We then put him through a workout, but did not hit him too hard. Shaun and I both took turns to work him, but we did not want to “cripple” him and scare him away. I wanted him to come back. Our next workout was in just a few days and I didn’t want any cancellations. Pervis thought he had been put through the wringer during that first workout, but he hadn’t seen anything yet.

During Pervis’ first workout (in front of his agent) we found out important things about his training, such as prior injuries, range of motion limitations, proper poundage to use, and any pain felt. He had no upper-body problems. Only his knees “sometimes” bothered him. We started each exercise light and moved him up to find the right training poundages to start out at. We also found the correct settings for him in machine exercises.

Once his training poundages and range-of-motion adjustments were documented, he was ready to go for the next workout. (On the Tru-Squat, I started him on a partial squat, down to only about 6 inches above parallel. Then over the course of a few workouts I moved him, hole by hole, down to parallel-depth squatting.) Remember that Pervis is a professional athlete and only 30 years old. Even with his gimpy knees he is in tremendous shape when compared to the average person off the street. A regular middle-age guy off the street would need several weeks as an adjustment/break-in period before training hard.

The next workout I gave Pervis the same two-hour orientation that I give everyone else. I also had him order The Psychology of Winning and The Magic of Thinking Big (see last issue), and gave him a copy of Brawn. After orientation I had Pervis do a “Fifties Day” workout. He got a kick out of the fifties music playing. I had him do fifty reps on the Tru-Squat, Horizontal Tru-Press, Hammer Behind Neck Press, Hammer Iso-Lateral Row, and Hammer Pulldown. (A weight was selected for each exercise that was heavy enough to require several sets to failure in order to complete the 50 reps.) We also did some extremely slow reps just for his left leg (weakest knee) on the Hammer Iso-Lateral Leg Press. We did extra stretching, ab work, and grip work, and I even initiated Pervis with a visit to sandbag alley. I had to help him get the 150-lb bag up to bear-hug position, but once he got his arms around it he managed to get it up and down the course. Pervis really worked his ass off!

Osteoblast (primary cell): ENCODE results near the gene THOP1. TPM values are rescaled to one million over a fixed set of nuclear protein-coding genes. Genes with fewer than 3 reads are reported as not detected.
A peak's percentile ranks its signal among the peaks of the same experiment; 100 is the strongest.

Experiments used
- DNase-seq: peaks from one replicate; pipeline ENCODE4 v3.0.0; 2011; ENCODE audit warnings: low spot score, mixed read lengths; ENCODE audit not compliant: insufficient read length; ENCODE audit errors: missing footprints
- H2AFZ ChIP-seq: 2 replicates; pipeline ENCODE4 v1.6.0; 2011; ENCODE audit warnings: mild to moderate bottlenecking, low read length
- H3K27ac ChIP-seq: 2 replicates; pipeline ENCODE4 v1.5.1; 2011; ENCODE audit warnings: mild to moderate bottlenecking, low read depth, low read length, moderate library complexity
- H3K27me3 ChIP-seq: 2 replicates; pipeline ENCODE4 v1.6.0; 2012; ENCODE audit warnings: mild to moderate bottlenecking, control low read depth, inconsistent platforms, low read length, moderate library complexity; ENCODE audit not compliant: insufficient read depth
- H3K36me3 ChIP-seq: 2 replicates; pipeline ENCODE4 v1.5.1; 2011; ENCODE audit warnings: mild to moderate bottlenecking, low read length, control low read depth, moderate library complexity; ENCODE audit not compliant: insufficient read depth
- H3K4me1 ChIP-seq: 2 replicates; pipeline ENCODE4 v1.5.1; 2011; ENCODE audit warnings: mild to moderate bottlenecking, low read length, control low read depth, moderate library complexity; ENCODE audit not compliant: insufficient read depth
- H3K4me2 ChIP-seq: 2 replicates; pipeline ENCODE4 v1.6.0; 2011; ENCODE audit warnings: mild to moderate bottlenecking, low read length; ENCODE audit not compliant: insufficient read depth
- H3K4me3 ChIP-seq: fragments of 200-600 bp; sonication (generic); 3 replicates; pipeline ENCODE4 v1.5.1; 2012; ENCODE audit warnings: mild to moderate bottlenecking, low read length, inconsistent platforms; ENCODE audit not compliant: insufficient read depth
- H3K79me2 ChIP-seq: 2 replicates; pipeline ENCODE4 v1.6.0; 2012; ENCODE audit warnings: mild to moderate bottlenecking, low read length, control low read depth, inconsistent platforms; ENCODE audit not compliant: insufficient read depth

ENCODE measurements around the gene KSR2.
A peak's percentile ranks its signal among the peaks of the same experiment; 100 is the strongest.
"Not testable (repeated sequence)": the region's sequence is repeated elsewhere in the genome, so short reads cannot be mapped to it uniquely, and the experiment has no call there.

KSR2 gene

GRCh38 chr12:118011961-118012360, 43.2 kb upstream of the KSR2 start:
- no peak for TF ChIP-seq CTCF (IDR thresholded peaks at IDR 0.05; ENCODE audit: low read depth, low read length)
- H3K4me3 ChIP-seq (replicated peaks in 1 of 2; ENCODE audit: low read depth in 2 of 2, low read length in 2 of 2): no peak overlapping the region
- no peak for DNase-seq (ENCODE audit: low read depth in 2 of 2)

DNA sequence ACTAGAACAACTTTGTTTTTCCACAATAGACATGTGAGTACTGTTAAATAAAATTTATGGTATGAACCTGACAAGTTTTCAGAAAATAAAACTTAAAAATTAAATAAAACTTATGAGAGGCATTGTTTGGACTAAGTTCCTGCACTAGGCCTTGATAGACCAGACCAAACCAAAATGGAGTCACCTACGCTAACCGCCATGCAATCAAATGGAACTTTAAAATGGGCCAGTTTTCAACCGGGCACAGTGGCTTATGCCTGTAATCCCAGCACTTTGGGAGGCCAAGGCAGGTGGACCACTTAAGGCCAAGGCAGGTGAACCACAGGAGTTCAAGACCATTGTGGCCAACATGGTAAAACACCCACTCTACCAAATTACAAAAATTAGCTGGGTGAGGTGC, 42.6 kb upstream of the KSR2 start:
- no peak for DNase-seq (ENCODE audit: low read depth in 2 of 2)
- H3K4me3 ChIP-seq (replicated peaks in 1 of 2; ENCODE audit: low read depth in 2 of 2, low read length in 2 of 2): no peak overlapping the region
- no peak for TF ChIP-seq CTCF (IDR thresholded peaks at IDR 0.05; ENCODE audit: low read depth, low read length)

I push Pervis real hard, but good form always comes ahead of poundage with me. I make Pervis use flawless form to minimize the chance of injuries.

He told me that those 50 reps on the Tru-Squat got his legs and glutes so sore that he had to use his baby’s foam-padded toilet training seat for a few days (even though he could barely fit onto -it). Now that’s sore! Pervis loves the Tru-Squat (Southern Xercise 800-348-4907, see my article on page 47 of issue #49). But being 6-10 he could never come close to doing a parallel squat with a barbell.

Training specifics

Pervis’ strength-training workouts had a core structure. We always started with a warmup consisting of five minutes of cardiovascular work immediately followed by ab work and static stretching. Then came five multi-joint major movements: (1) Horizontal Tru-Press (or Hammer Chest Press), (2) Hammer Row, (3) Tru-Squat (or Hammer Leg Press), (4) Hammer Behind Neck Press, (5) Hammer Pulldown. I use a lot of variety as some workouts are done with 3 straight sets per exercise, some in breakdown style, some with one arm or leg at a time (i.e., dumbbell style, as all my machines are iso-lateral—can be used one limb at a time), some are done barbell style (i.e., with both arms or legs working simultaneously). Plus once a month there’s a fifties day, and at another workout each month there is a slow day. We do a variety of manual resistance almost every workout (especially for inner and outer thighs, and hamstrings). Time permitting we do additional slow work for his weak leg, plus curls, grip work, and a sandbag carry.